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I primarily use a Baofeng for most of my contacts. I've got a pretty good antenna (14.5 inch whip), but when I have to pack it into any sort of bag, I'm always worried that it'll get bent. This has happened to me with another antenna.

I figured I could 3D print a case for it, but now I'm wondering: If I were to keep the 3D printed case on the antenna during operation, would it interfere with the antenna itself?

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  • $\begingroup$ What's the dielectric constant of the material you're using? Does it get hot in a microwave oven? $\endgroup$ Commented Feb 5, 2023 at 21:31

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Sure, material within the near field of an antenna effects the match, the efficiency, the directivity and phase center of the antenna (so, everything that describes the antenna), but:

Assuming "3D print" means ABS, PTFE, PLA or any of the other popular polymer materials and not something conductive or highly specialized, at the near-DC frequencies of commercial ham radio handsets, this will not play a role at all. (especially considering how long wavelength is and how much higher-$\varepsilon_r$ materials are in the vicinity, like, but not limited to, hands, heads,…)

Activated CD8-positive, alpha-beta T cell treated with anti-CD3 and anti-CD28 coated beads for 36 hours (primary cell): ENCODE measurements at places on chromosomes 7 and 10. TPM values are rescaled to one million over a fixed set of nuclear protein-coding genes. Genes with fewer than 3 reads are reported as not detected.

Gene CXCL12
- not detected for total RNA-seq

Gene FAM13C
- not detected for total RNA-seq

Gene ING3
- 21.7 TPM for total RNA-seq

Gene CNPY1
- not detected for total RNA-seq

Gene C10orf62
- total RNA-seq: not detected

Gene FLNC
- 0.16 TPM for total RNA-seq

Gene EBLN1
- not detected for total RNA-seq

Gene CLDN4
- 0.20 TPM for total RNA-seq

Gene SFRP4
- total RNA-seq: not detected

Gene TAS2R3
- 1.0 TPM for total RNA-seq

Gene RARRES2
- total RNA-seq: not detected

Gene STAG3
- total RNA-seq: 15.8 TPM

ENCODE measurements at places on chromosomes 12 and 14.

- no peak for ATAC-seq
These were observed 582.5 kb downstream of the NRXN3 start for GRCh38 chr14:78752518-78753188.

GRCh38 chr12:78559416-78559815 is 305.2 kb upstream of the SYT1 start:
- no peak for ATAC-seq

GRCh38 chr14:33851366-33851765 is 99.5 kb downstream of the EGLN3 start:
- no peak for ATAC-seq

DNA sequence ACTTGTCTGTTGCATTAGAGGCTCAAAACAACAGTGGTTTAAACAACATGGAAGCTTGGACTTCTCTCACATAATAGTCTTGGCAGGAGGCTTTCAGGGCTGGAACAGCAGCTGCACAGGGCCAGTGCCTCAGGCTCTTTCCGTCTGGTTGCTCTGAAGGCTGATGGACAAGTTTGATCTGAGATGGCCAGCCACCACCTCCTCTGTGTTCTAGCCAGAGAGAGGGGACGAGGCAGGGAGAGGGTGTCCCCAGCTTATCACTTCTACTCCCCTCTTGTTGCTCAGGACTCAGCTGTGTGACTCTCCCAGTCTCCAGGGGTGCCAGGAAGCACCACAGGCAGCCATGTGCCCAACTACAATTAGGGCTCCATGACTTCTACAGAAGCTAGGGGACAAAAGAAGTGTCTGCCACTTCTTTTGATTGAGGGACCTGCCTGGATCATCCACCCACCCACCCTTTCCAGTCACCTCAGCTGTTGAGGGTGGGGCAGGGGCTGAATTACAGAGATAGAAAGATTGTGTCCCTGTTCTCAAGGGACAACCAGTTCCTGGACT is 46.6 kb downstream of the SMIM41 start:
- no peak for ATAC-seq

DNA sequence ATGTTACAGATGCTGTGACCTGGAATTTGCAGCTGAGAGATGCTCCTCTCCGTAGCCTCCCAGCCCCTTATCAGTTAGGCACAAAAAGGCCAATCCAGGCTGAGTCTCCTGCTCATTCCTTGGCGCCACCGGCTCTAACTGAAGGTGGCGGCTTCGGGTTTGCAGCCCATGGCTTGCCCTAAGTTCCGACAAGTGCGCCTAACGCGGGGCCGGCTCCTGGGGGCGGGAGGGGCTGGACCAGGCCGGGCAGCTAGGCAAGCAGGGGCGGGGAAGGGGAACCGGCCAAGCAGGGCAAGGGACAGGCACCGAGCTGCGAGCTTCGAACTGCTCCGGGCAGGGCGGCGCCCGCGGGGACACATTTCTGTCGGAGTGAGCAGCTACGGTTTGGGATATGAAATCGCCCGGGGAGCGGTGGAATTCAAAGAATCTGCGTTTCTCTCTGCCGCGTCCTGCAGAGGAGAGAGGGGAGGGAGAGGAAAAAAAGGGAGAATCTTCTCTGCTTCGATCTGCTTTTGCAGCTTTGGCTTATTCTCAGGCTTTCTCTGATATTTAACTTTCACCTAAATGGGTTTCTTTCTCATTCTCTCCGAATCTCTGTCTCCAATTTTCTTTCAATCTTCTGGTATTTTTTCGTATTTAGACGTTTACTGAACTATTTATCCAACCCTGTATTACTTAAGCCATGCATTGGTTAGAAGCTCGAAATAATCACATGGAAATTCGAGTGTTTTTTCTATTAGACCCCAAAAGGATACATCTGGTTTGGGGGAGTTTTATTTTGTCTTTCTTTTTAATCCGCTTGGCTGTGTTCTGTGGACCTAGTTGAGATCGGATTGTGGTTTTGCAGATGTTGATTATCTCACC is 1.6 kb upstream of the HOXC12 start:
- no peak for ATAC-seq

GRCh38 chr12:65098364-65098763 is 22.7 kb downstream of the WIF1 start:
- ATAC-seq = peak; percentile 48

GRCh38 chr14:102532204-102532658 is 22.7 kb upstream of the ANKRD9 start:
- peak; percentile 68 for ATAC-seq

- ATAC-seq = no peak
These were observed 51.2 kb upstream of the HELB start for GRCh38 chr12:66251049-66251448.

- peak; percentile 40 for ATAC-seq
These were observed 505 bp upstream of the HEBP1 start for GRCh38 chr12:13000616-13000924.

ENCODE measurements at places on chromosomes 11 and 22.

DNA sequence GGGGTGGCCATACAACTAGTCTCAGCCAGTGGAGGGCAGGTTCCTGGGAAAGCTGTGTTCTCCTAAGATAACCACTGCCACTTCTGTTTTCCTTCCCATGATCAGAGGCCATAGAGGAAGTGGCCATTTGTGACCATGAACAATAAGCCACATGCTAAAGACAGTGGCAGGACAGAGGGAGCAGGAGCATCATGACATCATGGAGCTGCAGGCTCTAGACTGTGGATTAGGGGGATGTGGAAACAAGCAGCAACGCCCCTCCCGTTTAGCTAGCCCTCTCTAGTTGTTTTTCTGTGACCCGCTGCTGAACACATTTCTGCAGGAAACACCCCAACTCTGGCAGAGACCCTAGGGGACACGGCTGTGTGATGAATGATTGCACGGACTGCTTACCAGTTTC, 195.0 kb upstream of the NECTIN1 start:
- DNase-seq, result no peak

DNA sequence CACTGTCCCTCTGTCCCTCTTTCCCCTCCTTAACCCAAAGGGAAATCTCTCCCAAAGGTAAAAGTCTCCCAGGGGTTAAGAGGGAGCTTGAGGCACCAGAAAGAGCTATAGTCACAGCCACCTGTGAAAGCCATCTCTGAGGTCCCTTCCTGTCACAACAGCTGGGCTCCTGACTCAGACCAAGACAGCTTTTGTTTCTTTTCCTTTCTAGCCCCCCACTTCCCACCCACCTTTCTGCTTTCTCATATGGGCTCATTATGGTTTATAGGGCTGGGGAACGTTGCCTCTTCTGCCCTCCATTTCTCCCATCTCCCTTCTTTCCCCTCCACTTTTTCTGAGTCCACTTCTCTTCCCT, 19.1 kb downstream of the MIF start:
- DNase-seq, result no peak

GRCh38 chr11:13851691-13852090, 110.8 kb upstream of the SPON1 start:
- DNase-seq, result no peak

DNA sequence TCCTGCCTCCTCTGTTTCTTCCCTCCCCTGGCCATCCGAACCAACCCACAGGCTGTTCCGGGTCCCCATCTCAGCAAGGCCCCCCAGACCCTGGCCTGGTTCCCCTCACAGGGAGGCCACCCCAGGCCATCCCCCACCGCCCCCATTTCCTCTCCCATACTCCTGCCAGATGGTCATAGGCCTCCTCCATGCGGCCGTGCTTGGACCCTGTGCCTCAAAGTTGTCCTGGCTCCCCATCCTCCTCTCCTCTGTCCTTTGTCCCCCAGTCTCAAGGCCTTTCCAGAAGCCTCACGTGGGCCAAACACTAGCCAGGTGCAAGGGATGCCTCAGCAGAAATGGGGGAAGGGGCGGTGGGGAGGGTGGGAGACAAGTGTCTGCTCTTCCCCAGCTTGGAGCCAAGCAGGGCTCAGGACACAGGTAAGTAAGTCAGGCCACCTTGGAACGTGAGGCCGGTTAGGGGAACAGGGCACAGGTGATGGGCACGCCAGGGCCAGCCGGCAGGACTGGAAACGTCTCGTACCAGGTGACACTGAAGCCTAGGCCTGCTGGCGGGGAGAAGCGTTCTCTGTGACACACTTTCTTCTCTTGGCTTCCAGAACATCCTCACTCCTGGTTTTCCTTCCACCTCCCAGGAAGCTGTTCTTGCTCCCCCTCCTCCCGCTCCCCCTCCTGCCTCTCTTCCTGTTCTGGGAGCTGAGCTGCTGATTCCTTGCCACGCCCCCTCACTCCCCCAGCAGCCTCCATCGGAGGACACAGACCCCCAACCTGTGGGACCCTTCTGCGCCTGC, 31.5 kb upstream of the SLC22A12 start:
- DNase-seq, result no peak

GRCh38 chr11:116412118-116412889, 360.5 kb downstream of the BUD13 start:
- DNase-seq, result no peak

So, print away, and use during operation. At these powers and frequencies, a few hydrocarbons around your antenna don't matter at all.

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Even insulators have a dielectric constant, so putting a case over an antenna, especially a UHF/VHF antenna, can detune it. How much this matters depends on the base bandwidth of the antenna. If you detune it out of its bandwidth, it won't work, but if it has a wide bandwidth to start with, it may not matter. (Some of the lowest dielectric constant materials are glass and fiberglas, which is why fiberglas is frequently used to enclose antennas.)

For example, ladder line J-pole antennas have a notoriously narrow bandwidth (which can be fixed by increasing the diameter of the radiating section), and putting them in a PVC pipe for structural integrity can detune them badly. However, you can take this into account and cut the j-pole a slightly different length to compensate and it will work fine.

On the other hand, don't put your antenna in a carbon fiber raydome. Carbon fiber makes a great faraday cage. (I suppose if properly shaped and fed, it would also make a great antenna.)

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    $\begingroup$ Yes! A thick case could definitely affect an antenna. Just note that most Plastic has Er≈2.3, 3D-printed will contain some air so maybe closer to 2.0. Fibreglass Er≈4.3 $\endgroup$
    – tomnexus
    Commented Feb 7, 2023 at 18:12

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